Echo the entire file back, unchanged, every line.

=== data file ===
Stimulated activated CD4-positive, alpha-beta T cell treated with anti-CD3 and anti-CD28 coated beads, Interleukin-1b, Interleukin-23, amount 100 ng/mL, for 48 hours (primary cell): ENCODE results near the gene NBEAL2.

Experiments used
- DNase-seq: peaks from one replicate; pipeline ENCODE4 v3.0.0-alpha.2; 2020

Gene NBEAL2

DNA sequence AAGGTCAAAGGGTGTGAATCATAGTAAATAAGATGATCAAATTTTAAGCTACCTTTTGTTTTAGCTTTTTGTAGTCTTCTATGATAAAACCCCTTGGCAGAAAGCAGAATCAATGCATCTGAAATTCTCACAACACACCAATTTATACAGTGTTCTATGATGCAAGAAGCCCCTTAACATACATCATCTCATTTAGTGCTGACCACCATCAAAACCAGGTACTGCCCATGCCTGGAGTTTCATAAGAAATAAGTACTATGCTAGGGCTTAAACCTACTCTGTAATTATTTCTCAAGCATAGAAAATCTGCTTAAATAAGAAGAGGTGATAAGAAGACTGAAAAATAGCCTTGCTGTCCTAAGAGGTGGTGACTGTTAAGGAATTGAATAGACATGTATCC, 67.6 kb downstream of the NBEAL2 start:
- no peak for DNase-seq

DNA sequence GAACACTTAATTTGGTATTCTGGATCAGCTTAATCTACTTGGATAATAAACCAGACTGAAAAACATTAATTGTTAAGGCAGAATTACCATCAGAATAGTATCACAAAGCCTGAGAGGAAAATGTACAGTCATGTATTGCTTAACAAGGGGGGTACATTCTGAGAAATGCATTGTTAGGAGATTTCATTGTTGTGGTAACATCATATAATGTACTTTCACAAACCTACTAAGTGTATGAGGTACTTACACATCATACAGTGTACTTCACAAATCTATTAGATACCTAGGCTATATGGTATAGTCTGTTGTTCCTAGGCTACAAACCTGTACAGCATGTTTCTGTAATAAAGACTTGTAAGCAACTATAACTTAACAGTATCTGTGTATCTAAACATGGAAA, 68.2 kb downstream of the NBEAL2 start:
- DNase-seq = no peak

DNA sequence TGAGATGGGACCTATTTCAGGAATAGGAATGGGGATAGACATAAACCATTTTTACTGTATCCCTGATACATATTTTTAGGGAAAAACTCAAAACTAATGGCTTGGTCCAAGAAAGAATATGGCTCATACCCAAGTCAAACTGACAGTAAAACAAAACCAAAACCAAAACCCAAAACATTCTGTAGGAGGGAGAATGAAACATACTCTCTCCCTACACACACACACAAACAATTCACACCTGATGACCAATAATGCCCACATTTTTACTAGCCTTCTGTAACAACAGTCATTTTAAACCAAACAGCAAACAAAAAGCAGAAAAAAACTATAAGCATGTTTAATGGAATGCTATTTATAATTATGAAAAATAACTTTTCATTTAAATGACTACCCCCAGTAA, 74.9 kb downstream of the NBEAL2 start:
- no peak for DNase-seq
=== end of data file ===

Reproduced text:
Stimulated activated CD4-positive, alpha-beta T cell treated with anti-CD3 and anti-CD28 coated beads, Interleukin-1b, Interleukin-23, amount 100 ng/mL, for 48 hours (primary cell): ENCODE results near the gene NBEAL2.

Experiments used
- DNase-seq: peaks from one replicate; pipeline ENCODE4 v3.0.0-alpha.2; 2020

Gene NBEAL2

DNA sequence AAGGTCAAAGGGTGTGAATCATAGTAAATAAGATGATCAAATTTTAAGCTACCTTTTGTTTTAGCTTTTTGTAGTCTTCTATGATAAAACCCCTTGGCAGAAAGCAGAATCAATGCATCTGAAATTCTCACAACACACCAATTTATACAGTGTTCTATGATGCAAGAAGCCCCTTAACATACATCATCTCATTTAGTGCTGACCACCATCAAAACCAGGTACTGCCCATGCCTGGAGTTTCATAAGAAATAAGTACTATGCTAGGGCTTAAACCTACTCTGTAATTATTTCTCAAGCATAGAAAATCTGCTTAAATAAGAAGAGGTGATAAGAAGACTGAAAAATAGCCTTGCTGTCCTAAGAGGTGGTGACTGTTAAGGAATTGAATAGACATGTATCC, 67.6 kb downstream of the NBEAL2 start:
- no peak for DNase-seq

DNA sequence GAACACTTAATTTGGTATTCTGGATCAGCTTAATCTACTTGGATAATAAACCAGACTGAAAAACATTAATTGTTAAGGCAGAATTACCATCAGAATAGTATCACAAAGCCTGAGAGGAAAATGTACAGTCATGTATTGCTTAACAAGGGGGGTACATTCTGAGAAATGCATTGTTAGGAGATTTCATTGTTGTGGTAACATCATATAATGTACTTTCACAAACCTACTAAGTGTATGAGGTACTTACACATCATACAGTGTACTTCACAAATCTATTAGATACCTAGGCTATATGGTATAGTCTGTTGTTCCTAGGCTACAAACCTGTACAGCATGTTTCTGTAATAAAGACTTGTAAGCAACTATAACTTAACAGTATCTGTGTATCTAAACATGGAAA, 68.2 kb downstream of the NBEAL2 start:
- DNase-seq = no peak

DNA sequence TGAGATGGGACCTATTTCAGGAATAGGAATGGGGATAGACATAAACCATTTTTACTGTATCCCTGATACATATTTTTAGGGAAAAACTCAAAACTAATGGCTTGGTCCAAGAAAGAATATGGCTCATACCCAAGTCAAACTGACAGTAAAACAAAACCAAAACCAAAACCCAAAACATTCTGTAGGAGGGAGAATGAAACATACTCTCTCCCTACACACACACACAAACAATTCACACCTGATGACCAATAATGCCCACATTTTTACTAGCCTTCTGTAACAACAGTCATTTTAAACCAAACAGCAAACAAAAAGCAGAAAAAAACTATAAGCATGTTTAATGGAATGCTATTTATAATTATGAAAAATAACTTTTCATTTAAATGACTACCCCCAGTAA, 74.9 kb downstream of the NBEAL2 start:
- no peak for DNase-seq